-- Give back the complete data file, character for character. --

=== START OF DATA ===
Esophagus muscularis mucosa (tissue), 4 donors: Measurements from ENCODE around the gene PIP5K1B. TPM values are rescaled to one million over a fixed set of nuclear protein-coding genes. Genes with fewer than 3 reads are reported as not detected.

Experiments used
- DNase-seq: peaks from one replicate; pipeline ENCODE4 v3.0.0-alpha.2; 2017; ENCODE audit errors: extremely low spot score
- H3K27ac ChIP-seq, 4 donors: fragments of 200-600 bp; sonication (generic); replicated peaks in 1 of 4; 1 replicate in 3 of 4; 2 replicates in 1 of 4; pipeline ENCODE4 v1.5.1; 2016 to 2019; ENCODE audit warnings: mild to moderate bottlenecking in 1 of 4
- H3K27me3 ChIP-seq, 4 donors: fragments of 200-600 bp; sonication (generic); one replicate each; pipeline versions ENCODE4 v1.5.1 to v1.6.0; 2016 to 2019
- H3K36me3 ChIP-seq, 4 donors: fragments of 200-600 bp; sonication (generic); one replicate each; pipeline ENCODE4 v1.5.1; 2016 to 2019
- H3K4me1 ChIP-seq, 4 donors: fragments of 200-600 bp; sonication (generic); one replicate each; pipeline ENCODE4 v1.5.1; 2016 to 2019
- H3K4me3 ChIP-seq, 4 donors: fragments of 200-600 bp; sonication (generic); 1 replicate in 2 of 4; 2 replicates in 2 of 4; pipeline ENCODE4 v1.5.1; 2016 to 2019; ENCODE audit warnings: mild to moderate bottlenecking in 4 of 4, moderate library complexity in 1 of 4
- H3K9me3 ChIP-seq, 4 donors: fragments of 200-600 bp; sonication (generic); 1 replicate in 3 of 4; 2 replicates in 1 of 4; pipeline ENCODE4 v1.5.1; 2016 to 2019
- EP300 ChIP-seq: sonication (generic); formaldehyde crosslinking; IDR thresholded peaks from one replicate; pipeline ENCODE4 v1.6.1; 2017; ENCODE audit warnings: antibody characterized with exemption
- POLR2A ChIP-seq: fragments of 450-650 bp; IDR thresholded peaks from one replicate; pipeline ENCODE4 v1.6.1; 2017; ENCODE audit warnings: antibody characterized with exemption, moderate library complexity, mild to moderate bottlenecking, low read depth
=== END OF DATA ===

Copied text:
Esophagus muscularis mucosa (tissue), 4 donors: Measurements from ENCODE around the gene PIP5K1B. TPM values are rescaled to one million over a fixed set of nuclear protein-coding genes. Genes with fewer than 3 reads are reported as not detected.

Experiments used
- DNase-seq: peaks from one replicate; pipeline ENCODE4 v3.0.0-alpha.2; 2017; ENCODE audit errors: extremely low spot score
- H3K27ac ChIP-seq, 4 donors: fragments of 200-600 bp; sonication (generic); replicated peaks in 1 of 4; 1 replicate in 3 of 4; 2 replicates in 1 of 4; pipeline ENCODE4 v1.5.1; 2016 to 2019; ENCODE audit warnings: mild to moderate bottlenecking in 1 of 4
- H3K27me3 ChIP-seq, 4 donors: fragments of 200-600 bp; sonication (generic); one replicate each; pipeline versions ENCODE4 v1.5.1 to v1.6.0; 2016 to 2019
- H3K36me3 ChIP-seq, 4 donors: fragments of 200-600 bp; sonication (generic); one replicate each; pipeline ENCODE4 v1.5.1; 2016 to 2019
- H3K4me1 ChIP-seq, 4 donors: fragments of 200-600 bp; sonication (generic); one replicate each; pipeline ENCODE4 v1.5.1; 2016 to 2019
- H3K4me3 ChIP-seq, 4 donors: fragments of 200-600 bp; sonication (generic); 1 replicate in 2 of 4; 2 replicates in 2 of 4; pipeline ENCODE4 v1.5.1; 2016 to 2019; ENCODE audit warnings: mild to moderate bottlenecking in 4 of 4, moderate library complexity in 1 of 4
- H3K9me3 ChIP-seq, 4 donors: fragments of 200-600 bp; sonication (generic); 1 replicate in 3 of 4; 2 replicates in 1 of 4; pipeline ENCODE4 v1.5.1; 2016 to 2019
- EP300 ChIP-seq: sonication (generic); formaldehyde crosslinking; IDR thresholded peaks from one replicate; pipeline ENCODE4 v1.6.1; 2017; ENCODE audit warnings: antibody characterized with exemption
- POLR2A ChIP-seq: fragments of 450-650 bp; IDR thresholded peaks from one replicate; pipeline ENCODE4 v1.6.1; 2017; ENCODE audit warnings: antibody characterized with exemption, moderate library complexity, mild to moderate bottlenecking, low read depth